(a floor over a vented crawl space, for example), with a vapor
permeance of 1 perm or less in Zones 5 and higher. This
material will help to keep the floor clean and help to retard
moisture from below (there is no complete moisture barrier
system for staple or nail-down applications).
- Determine the direction of the floor joists – Run the
flooring perpendicular (90°) to the floor joists. Do not
run plank flooring parallel to floor joists unless a
Once the first row is in place continue to lay out the
planks. Working from several cartons blend the planks
and stagger the end joints a minimum of 6” (8”-10” for
plank) apart to ensure a favorable appearance.
Step Four: Installation of Flooring
Once enough of the planks are laid out begin installing the
planks using either a manual or pneumatic nailer/stapler.
Check to ensure the fastener is set to the proper depth.
Blind nail through the tongue using the proper length
staple or cleat and fasten the planks approximately 1 1/2”
to 3” from the ends and every 8”-10”s apart for strip
flooring. For 3” plank or wider fasten every 6”-8” apart.
(Minimum of 2 fasteners per plank)
Continue installing planks across the room ending at the
far wall using the manual or pneumatic nailer/ stapler and
following the recommended nailing schedule.
As you reach the far wall it may be necessary to blind
nail by hand until top nailing is required.
It may be necessary to rip the last row to allow for the ¾”
expansion. If the last row is 1” or less glue the pieces to
the last full uninstalled row and install them together. If
needed use a pry bar or lever to fit the remaining rows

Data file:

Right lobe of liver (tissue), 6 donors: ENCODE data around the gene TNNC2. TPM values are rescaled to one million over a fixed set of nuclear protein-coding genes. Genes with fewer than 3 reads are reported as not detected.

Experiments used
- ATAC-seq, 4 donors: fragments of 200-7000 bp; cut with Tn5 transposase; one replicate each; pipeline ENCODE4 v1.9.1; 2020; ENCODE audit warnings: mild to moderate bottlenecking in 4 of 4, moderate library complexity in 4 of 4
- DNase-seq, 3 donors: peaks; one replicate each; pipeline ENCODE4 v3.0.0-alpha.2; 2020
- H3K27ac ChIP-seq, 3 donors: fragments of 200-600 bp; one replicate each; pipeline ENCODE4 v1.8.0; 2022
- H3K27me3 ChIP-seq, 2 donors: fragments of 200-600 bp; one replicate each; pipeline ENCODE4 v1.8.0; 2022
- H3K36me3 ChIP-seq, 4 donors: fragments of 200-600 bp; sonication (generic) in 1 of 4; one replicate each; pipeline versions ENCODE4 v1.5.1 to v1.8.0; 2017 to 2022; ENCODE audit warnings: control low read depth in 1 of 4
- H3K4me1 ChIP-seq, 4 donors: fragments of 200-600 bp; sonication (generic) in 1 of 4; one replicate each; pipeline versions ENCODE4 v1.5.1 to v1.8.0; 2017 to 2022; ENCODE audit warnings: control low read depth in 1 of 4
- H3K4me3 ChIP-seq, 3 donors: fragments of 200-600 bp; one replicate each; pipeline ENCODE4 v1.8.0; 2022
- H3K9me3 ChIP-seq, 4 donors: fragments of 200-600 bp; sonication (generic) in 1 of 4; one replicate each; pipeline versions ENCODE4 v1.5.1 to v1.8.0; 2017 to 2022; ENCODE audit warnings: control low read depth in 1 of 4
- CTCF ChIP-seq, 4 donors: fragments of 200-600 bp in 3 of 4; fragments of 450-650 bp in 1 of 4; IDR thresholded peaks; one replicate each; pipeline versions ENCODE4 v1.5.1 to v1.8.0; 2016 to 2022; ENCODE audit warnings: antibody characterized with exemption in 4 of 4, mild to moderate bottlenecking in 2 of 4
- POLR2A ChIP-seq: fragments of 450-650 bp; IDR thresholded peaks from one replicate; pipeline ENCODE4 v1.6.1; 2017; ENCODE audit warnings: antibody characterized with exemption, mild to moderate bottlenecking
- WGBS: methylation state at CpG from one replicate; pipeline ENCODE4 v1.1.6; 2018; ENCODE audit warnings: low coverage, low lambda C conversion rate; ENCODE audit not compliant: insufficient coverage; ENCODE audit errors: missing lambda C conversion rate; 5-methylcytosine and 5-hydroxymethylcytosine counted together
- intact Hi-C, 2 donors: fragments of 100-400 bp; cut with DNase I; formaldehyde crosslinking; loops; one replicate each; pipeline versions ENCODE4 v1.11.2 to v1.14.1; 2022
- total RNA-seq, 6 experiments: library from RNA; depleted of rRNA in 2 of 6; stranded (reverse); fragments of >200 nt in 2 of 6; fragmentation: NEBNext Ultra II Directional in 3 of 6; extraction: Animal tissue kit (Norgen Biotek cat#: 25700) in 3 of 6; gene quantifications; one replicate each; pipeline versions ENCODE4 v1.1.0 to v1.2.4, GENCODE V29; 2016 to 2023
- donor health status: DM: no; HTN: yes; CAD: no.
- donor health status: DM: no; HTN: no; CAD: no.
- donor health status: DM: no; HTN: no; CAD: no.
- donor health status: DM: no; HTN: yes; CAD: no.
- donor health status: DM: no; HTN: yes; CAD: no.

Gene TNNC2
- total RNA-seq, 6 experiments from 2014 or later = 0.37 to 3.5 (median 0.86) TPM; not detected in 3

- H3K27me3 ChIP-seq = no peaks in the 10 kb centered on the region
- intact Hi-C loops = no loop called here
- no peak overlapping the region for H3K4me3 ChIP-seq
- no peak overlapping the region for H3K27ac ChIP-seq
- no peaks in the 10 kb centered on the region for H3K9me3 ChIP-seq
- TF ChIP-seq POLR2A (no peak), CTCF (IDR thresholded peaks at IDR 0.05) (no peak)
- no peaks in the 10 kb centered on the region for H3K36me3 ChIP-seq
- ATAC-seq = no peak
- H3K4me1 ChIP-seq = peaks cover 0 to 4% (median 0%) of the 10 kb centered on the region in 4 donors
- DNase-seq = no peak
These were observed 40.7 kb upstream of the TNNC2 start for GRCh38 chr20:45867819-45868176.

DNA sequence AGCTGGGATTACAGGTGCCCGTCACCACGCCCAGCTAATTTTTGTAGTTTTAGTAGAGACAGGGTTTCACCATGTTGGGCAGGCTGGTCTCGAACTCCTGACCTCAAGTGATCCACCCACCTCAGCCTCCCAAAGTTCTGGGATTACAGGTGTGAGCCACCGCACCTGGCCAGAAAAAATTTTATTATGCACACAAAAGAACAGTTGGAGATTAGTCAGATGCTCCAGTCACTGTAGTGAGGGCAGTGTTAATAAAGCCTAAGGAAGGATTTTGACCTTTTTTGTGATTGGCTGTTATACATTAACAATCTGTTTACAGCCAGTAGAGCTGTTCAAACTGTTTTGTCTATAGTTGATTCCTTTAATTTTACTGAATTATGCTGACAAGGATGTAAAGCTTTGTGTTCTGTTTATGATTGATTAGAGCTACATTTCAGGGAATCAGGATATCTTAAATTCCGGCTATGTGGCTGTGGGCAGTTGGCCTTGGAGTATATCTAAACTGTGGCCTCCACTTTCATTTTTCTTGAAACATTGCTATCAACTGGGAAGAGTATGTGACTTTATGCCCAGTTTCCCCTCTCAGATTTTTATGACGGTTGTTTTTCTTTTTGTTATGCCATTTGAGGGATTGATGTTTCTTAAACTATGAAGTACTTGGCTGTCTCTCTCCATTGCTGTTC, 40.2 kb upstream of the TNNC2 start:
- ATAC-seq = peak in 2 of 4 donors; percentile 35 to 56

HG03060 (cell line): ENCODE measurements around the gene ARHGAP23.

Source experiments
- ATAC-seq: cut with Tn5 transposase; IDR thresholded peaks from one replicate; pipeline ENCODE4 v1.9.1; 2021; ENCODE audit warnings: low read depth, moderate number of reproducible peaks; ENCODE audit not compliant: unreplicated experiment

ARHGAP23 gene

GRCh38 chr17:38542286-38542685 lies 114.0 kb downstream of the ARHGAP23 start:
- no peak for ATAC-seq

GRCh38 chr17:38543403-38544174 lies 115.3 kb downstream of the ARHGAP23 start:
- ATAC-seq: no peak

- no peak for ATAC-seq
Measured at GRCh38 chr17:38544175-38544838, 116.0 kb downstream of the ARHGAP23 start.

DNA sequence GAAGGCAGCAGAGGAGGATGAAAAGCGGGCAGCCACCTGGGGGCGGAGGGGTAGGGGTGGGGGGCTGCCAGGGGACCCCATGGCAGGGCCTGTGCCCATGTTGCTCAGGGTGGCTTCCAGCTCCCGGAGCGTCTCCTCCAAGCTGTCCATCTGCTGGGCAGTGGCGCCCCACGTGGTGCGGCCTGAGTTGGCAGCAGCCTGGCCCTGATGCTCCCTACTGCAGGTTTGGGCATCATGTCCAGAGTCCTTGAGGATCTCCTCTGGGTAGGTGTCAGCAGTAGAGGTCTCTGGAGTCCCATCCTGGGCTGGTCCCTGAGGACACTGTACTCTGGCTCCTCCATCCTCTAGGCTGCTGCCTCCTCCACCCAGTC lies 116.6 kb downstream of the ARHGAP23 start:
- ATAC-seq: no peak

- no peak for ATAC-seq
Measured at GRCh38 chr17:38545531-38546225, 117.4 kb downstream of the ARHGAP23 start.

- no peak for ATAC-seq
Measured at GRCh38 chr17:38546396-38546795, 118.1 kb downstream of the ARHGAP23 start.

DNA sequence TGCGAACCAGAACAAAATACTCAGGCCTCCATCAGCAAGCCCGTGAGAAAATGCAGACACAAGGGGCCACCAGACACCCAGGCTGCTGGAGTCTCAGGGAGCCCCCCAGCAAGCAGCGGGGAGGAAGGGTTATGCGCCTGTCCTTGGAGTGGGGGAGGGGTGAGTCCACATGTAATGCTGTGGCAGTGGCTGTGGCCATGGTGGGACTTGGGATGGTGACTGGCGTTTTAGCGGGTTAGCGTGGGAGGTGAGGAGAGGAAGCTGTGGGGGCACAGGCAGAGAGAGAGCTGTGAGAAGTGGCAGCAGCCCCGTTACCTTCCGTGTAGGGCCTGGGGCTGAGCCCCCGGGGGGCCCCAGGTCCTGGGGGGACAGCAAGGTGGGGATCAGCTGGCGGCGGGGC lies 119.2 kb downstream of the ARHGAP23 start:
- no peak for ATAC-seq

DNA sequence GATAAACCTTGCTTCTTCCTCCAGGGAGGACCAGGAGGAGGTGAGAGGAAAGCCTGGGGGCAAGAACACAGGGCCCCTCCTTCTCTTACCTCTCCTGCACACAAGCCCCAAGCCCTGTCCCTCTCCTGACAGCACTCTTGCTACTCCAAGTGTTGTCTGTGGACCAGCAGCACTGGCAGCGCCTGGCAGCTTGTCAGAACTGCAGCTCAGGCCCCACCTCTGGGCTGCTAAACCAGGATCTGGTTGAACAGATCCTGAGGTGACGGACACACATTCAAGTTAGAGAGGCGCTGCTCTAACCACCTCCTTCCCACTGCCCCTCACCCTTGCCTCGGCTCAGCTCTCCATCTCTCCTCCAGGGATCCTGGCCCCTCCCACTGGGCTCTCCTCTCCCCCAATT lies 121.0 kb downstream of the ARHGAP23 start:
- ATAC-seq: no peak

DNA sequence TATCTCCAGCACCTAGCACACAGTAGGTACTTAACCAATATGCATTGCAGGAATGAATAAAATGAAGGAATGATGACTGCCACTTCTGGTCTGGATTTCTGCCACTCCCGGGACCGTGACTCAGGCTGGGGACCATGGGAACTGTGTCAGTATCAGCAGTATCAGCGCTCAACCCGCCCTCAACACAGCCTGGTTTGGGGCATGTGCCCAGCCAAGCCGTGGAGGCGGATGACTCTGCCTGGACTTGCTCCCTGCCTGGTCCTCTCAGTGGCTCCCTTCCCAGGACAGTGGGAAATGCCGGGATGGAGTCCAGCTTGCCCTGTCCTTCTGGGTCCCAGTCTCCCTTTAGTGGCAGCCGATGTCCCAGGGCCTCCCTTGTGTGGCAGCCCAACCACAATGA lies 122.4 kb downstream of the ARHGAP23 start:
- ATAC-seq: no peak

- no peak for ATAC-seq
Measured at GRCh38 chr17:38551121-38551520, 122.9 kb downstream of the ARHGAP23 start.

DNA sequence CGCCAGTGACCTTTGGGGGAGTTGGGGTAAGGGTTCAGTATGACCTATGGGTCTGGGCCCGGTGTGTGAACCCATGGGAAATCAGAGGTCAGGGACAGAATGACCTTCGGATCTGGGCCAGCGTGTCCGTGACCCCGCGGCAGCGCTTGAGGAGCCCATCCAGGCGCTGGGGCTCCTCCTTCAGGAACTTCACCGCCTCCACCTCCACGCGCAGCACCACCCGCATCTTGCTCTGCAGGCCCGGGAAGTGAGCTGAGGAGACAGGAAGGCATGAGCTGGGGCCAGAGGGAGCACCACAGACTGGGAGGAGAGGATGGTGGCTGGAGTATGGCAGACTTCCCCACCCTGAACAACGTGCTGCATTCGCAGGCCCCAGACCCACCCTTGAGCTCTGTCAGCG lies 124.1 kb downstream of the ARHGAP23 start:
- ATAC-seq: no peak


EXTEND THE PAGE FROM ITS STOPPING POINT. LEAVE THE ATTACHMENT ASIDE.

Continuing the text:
tight to the installed planks.
Top nail the last one to two rows by pre drilling the holes
and countersink nails. Fill nail holes with a colored wood
Step Five: Completing the Job
Sweep or vacuum floor.
Clean the floor with proper wood floor cleaner
Install transition pieces -i.e. – thresholds, t-moldings, base
boards and quarter round. Nail moldings to wall, not the
Inspect final floor for nicks and or minor gaps – fill with
appropriate color wood putty.
Unused material should be left with owner and stored in a
dry place in case of future repairs are needed.
Use plywood or hardboard when moving heavy
appliances or furniture across floor.
Floor Protection During/After Construction:
After installation, if you choose to protectively cover the floor,
cover the floor completely, since some species are lightsensitive and uncovered areas may change color. Use a
covering material with a vapor permeance (perm rating) of 1
perm or more (tested I accordance with ASTM E-96) to avoid
trapping moisture/vapor on or within the floor. Any covering
should be taped, using a low-adhesion tape, to base or shoe
moldings. Avoid taping to finished flooring. When taping
paper or sheets together, tape them to each other, not to the
Moldings Help You Make Easy Transitions
T-Moldings: Used to create a transition between floor
coverings of similar heights or to cover an expansion gap.
Stair Nosing: Used in conjunction with flooring installed on
steps or provide a finished edge. Secure by gluing and nailing/
screwing down into place. Pre drill holes to avoid splitting.
Reducer Strips: Used to transition floor coverings of
differing heights- wood floor to vinyl, vinyl composition tile,
or low-pile carpet. Reducer strips can also be used to border a
Thresholds: Used to transition floor coverings or to create a
break between floor coverings – wood to carpet, can be used
as a trim molding around fireplaces or sliding glass doors.
Shoe Base Moldings: Used to cover the expansion space